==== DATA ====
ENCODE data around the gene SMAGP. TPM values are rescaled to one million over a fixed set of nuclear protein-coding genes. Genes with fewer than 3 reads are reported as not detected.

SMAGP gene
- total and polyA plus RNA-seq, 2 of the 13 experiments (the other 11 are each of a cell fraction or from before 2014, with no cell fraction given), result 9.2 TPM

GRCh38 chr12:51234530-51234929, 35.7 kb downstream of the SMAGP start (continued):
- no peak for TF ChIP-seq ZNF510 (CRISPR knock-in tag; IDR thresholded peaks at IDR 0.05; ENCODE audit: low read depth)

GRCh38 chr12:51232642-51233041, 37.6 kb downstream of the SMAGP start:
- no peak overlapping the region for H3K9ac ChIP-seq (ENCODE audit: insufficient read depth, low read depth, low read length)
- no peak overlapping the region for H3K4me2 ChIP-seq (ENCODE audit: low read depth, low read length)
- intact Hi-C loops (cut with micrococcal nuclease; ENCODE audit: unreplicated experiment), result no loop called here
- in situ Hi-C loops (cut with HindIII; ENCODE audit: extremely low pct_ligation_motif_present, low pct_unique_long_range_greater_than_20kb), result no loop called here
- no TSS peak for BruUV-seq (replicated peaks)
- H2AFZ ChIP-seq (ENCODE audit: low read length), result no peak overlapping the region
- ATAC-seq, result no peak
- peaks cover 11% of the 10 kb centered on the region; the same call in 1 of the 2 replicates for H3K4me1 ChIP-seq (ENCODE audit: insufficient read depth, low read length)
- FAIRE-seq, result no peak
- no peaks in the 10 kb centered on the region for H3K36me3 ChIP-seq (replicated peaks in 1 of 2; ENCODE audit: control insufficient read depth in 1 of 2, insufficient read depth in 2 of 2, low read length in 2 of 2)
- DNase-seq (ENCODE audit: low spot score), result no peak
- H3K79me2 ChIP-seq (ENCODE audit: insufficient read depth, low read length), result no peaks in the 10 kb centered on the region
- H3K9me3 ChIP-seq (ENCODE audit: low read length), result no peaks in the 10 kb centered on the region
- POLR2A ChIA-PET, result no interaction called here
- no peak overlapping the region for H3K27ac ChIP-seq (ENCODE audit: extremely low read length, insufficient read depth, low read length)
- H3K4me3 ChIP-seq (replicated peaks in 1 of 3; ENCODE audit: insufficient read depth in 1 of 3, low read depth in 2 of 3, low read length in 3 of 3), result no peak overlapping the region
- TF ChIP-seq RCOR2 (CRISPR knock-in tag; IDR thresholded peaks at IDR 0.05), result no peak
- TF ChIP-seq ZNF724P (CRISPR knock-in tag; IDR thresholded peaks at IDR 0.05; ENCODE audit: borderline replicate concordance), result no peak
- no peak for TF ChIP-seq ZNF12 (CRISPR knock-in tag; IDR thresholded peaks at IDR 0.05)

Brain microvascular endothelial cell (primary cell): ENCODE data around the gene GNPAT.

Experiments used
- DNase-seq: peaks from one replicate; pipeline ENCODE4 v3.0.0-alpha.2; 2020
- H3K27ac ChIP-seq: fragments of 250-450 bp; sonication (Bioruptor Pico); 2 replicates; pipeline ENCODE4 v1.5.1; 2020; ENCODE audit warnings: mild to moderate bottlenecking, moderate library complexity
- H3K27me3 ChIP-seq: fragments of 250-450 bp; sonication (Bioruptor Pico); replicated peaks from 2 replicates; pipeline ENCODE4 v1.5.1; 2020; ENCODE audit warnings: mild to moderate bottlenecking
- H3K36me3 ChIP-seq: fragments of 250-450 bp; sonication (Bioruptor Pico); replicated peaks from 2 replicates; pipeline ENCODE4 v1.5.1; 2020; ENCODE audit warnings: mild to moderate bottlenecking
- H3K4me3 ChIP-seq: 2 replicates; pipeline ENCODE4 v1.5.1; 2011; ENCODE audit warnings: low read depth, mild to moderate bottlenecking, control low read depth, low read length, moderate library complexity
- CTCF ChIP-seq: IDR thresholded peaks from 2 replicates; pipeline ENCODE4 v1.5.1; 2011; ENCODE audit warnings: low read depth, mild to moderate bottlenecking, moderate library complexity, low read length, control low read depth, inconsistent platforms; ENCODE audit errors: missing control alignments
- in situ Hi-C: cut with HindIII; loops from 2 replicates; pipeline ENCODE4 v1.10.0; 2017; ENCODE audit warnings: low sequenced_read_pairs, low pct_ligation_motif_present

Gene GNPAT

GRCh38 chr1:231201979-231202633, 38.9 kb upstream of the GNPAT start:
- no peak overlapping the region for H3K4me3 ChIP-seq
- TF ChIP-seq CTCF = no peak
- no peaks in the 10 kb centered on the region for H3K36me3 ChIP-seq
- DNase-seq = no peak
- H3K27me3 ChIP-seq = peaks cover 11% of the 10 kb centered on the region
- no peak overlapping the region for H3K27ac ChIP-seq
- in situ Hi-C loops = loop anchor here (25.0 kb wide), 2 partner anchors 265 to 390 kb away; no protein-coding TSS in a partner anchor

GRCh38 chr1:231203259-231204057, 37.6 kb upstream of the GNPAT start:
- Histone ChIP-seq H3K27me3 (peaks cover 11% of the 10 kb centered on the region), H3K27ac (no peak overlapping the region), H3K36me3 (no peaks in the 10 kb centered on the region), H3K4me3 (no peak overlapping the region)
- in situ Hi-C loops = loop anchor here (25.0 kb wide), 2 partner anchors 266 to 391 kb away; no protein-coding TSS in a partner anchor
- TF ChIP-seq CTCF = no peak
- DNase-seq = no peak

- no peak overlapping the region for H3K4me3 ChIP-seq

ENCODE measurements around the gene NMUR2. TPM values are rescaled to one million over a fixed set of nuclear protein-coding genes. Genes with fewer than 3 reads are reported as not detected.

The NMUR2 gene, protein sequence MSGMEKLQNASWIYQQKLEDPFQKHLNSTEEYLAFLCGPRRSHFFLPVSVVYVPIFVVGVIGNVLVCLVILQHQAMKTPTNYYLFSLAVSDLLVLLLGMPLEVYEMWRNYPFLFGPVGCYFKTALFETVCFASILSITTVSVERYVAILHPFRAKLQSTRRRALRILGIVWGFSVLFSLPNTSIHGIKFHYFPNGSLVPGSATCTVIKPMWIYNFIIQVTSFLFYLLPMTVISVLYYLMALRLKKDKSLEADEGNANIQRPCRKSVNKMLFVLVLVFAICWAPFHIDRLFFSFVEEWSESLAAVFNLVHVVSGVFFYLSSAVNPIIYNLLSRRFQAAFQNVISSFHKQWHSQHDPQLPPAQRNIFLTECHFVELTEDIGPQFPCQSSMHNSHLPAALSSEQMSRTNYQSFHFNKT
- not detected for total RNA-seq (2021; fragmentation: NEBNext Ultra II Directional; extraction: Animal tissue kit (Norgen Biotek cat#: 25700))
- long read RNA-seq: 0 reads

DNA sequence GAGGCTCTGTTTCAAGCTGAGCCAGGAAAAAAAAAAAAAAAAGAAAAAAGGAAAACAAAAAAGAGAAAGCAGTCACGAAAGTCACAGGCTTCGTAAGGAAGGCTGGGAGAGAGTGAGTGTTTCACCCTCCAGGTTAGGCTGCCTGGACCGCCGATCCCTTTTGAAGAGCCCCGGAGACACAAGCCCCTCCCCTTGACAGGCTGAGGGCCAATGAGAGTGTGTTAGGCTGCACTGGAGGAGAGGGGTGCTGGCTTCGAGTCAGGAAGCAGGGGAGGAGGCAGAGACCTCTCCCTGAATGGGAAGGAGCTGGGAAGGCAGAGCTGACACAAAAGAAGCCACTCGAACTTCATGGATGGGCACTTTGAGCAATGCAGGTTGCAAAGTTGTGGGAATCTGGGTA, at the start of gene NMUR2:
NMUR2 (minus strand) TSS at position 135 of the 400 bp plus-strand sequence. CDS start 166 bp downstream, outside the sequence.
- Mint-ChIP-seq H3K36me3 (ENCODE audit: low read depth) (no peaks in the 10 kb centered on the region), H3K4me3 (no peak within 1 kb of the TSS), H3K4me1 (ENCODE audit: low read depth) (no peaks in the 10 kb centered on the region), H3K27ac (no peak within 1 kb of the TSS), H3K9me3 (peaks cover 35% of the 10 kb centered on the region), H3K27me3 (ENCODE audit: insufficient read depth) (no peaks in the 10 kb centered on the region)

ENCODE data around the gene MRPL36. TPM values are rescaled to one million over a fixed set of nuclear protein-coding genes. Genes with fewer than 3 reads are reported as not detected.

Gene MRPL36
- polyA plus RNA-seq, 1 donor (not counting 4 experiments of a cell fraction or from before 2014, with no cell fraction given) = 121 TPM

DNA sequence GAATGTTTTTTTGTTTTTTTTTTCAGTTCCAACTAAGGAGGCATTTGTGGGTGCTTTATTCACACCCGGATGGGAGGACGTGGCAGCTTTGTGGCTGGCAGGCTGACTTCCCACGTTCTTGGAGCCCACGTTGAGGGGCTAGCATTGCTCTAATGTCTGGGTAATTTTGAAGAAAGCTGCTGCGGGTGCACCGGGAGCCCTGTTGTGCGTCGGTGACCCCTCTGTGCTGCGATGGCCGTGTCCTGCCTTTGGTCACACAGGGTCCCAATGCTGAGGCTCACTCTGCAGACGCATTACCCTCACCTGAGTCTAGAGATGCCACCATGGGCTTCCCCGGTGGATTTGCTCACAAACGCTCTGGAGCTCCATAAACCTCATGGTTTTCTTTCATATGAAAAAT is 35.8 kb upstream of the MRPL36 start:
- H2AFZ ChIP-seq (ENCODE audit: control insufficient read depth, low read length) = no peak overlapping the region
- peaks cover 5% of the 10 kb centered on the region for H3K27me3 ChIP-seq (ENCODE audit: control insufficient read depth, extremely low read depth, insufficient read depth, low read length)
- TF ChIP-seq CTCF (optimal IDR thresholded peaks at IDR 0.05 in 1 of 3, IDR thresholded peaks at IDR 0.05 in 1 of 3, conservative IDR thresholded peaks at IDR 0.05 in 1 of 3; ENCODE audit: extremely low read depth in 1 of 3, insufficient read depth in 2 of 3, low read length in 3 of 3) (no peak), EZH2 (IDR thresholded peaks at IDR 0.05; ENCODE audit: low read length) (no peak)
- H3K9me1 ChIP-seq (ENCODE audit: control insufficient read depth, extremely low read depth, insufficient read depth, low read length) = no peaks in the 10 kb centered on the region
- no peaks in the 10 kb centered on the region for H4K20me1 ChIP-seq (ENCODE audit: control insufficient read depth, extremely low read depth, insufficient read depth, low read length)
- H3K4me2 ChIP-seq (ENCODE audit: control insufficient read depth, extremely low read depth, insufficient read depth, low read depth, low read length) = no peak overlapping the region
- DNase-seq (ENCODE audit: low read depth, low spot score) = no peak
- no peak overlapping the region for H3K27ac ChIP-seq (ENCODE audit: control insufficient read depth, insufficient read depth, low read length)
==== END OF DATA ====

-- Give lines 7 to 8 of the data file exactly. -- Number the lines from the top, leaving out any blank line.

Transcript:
- no peak overlapping the region for H3K9ac ChIP-seq (ENCODE audit: insufficient read depth, low read depth, low read length)
- no peak overlapping the region for H3K4me2 ChIP-seq (ENCODE audit: low read depth, low read length)